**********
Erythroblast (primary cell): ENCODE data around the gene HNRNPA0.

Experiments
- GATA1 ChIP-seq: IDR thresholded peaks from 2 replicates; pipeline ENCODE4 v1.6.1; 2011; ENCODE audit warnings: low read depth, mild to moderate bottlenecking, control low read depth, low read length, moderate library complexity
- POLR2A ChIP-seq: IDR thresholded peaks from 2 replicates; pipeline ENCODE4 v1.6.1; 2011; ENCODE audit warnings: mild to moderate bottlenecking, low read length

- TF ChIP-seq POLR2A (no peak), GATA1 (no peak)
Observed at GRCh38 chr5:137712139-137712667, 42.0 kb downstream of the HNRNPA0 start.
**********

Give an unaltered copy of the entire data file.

Erythroblast (primary cell): ENCODE data around the gene HNRNPA0.

Experiments
- GATA1 ChIP-seq: IDR thresholded peaks from 2 replicates; pipeline ENCODE4 v1.6.1; 2011; ENCODE audit warnings: low read depth, mild to moderate bottlenecking, control low read depth, low read length, moderate library complexity
- POLR2A ChIP-seq: IDR thresholded peaks from 2 replicates; pipeline ENCODE4 v1.6.1; 2011; ENCODE audit warnings: mild to moderate bottlenecking, low read length

- TF ChIP-seq POLR2A (no peak), GATA1 (no peak)
Observed at GRCh38 chr5:137712139-137712667, 42.0 kb downstream of the HNRNPA0 start.